We all the know the backstory, so there’s no need to go into that, but Abrams does check (and in some cases uncheck) a lot of boxes. This is especially true of the sequel era main players, who are together for most of the film and take center stage. Rey, Finn, and Poe spend more time together in this film than the previous two combined and that previous lack of time together is evident. Especially Poe (Oscar Isaac) and Rey (Daisy Ridley) who never seem to really click, even when they’re not supposed to be “clicking”. Aside from Finn’s never-ending infatuation, Poe’s brooding, and Rey’s secrets, this core trio (plus Chewbacca, BB-8, and C-3PO) is the backdrop for some incredible moments, it’s just rarely because of them.
And this film is indeed wall-to-wall “moments” From the opening crawl, we are thrust into this point in the timeline and don’t ever once come up for air. It’s never explicitly stated (not that I can remember), but time has passed since the Battle of Crait and the Resistance, while having grown, is still outmatched compared to the First Order. Themselves having gone through a bit of a face lift with Supreme Leader KYLO REN now running things. He’s still searching for Rey when he comes across a way finder than leads him to an old and ancient evil. Worth noting and probably not a surprise, but Adam Driver is again excellent in and out of the mask and is this trilogy's MVP.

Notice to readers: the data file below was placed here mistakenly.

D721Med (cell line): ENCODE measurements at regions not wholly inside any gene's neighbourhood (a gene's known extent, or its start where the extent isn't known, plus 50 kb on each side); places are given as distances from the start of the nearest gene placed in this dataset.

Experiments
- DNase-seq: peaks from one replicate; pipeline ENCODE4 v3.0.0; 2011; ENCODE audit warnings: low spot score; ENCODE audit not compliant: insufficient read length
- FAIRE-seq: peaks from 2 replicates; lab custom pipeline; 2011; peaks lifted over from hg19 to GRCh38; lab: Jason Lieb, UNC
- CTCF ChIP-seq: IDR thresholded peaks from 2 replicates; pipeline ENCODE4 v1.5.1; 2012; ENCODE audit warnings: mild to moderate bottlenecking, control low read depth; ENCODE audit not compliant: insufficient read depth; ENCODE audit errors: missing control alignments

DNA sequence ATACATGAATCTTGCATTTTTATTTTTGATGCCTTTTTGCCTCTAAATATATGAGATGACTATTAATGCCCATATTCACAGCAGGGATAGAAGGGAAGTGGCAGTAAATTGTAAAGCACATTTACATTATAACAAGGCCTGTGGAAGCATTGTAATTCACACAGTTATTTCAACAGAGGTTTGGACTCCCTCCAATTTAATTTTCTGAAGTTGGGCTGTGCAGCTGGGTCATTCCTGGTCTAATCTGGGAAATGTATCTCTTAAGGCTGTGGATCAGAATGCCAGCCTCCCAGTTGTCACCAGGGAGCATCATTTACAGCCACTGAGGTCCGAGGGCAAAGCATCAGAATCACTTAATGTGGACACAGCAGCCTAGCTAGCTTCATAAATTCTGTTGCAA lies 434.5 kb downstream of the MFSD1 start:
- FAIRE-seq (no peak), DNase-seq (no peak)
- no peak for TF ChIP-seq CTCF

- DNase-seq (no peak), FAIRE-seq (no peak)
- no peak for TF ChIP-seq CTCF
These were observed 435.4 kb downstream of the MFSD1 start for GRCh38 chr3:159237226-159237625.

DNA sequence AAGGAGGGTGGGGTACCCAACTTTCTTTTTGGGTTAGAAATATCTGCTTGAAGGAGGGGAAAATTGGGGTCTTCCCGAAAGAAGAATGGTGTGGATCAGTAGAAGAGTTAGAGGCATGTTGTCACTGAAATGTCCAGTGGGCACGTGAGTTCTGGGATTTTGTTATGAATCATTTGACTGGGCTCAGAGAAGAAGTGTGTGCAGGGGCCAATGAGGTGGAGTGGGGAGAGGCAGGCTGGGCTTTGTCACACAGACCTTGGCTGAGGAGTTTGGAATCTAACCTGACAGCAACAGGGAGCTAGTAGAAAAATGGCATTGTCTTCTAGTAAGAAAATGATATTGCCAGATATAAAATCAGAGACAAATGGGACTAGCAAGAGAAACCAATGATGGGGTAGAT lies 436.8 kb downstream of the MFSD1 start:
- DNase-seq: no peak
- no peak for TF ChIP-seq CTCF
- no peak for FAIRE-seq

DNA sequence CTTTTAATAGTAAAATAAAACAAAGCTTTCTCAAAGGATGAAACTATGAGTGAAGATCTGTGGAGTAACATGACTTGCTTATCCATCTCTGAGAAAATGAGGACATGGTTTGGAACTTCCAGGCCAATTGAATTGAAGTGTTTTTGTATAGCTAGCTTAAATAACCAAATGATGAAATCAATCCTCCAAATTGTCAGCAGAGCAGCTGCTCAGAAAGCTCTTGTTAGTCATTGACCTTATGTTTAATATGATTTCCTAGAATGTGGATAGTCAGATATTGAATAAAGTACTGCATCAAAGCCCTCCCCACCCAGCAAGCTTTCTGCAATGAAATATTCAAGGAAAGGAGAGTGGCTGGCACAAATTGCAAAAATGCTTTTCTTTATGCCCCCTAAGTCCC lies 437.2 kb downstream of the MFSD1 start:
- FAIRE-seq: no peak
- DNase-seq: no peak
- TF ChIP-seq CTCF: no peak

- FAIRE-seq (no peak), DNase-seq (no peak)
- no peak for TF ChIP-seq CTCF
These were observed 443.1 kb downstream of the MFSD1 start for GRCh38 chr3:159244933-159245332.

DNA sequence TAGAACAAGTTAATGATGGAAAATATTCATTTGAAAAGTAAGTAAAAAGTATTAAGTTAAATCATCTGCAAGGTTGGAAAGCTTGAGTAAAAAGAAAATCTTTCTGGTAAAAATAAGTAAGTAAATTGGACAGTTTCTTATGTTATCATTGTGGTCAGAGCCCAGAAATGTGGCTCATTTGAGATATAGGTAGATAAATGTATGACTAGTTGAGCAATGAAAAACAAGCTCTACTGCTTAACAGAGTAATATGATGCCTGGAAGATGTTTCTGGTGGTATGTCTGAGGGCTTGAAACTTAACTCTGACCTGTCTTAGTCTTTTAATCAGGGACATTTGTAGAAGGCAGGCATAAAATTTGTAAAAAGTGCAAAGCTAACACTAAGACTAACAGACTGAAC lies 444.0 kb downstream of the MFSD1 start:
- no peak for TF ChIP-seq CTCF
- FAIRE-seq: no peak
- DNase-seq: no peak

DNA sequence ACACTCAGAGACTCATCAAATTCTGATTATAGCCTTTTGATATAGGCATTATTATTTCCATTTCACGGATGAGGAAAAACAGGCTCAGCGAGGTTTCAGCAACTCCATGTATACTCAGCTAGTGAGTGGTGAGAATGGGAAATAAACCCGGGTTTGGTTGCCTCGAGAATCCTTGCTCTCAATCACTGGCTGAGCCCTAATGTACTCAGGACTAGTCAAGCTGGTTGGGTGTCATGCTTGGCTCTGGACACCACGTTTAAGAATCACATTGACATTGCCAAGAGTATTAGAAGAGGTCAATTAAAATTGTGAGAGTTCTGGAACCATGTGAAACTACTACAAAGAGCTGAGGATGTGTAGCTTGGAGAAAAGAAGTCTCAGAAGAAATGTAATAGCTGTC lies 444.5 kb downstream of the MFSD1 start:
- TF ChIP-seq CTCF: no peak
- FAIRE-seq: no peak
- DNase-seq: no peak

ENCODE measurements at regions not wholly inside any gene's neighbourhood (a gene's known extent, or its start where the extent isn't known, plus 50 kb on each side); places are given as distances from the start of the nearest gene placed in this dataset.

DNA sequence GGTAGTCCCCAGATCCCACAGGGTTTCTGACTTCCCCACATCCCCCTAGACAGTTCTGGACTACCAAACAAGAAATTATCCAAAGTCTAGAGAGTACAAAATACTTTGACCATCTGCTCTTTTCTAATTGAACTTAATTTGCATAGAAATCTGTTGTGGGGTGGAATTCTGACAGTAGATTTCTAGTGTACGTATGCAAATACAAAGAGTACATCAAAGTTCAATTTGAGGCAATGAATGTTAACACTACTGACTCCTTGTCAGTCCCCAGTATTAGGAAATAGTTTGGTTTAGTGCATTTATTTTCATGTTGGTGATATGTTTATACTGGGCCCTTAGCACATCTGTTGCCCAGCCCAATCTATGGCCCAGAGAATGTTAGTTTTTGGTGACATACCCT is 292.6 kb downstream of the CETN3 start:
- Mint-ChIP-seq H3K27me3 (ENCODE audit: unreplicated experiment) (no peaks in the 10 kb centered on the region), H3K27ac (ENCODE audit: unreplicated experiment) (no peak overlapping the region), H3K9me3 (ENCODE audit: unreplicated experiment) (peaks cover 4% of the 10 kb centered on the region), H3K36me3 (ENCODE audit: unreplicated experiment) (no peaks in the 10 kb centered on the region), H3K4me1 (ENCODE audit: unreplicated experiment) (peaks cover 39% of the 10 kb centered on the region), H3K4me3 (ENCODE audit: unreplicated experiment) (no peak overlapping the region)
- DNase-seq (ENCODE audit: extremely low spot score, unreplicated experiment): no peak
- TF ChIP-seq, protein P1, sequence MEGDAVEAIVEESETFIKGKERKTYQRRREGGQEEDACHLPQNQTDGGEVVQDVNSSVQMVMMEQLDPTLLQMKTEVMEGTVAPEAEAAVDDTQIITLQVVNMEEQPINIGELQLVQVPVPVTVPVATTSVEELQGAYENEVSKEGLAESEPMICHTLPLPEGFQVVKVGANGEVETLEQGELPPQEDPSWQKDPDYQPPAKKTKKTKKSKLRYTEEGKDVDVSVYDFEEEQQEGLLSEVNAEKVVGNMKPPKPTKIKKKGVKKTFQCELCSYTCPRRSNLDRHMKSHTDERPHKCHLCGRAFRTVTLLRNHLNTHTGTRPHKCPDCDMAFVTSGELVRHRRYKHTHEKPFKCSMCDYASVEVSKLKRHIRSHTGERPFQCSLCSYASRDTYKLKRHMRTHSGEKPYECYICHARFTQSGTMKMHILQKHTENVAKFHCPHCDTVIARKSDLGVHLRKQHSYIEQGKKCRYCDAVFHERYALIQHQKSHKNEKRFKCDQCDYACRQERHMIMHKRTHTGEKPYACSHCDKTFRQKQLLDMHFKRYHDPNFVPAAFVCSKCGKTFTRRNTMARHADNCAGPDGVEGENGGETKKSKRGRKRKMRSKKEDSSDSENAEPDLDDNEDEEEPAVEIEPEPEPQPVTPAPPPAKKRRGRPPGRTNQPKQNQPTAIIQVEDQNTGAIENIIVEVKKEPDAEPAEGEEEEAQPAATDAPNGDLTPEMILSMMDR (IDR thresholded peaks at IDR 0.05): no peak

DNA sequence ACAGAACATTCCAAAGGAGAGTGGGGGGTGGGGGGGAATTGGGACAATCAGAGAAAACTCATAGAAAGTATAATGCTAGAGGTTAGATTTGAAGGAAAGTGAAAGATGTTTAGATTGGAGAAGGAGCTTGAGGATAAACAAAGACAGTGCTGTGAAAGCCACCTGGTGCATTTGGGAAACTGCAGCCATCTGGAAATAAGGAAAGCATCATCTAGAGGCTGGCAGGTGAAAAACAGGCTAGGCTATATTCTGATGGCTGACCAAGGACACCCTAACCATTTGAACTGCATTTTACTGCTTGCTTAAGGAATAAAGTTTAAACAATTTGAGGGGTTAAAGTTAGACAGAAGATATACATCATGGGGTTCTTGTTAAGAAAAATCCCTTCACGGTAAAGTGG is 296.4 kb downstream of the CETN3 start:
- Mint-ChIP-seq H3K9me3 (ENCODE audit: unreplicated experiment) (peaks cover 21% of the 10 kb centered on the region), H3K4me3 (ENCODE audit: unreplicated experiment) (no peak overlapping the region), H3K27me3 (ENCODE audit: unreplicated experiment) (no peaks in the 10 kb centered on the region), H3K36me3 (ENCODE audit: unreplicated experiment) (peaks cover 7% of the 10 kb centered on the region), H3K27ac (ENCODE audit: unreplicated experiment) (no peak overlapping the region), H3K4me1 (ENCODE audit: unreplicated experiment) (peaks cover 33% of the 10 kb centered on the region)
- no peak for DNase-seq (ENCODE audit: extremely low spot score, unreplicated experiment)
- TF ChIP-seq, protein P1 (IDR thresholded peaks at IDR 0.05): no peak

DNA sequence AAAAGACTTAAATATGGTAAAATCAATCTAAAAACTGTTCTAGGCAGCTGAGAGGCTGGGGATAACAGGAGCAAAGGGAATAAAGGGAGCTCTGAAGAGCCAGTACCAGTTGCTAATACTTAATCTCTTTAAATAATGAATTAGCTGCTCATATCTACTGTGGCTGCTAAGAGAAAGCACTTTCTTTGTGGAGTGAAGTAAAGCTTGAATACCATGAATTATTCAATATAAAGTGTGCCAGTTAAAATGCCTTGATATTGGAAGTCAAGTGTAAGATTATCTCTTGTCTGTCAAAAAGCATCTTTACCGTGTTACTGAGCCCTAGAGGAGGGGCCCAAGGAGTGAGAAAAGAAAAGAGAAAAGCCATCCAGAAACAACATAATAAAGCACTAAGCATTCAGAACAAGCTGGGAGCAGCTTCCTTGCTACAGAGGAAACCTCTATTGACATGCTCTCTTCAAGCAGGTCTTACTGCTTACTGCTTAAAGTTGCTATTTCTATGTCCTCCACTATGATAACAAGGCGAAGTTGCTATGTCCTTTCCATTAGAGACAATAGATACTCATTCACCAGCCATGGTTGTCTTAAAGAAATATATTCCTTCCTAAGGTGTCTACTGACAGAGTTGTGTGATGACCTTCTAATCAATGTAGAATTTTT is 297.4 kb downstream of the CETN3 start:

Again, the opening crawl really lays it out for you and if you’ve seen any of the marketing then it won’t come as a surprise, or spoiler, that Emperor Palpatine is back, and he’s pissed! Why exactly he’s back and what his plan is I won’t say but it’s somewhat convoluted and requires a fair bit of exposition in the first act to have it figured out by the second.
Naturally, Ren and Palpatine are seemingly a match made in Sith heaven but like all good Master/Apprentice relationships, the Rule of Two is never too far behind and there’s tension almost from the beginning. But they hatch a plan, or rather the Emperor gets Kylo on board with his, and things go from there.
Palpatine’s inclusion is fun with Ian McDiarmid still able to bring life to the character, even when he unretires the famous cackle, it never feels out of place. His performance is understated and not at all ham-fisted or histrionic like in past efforts.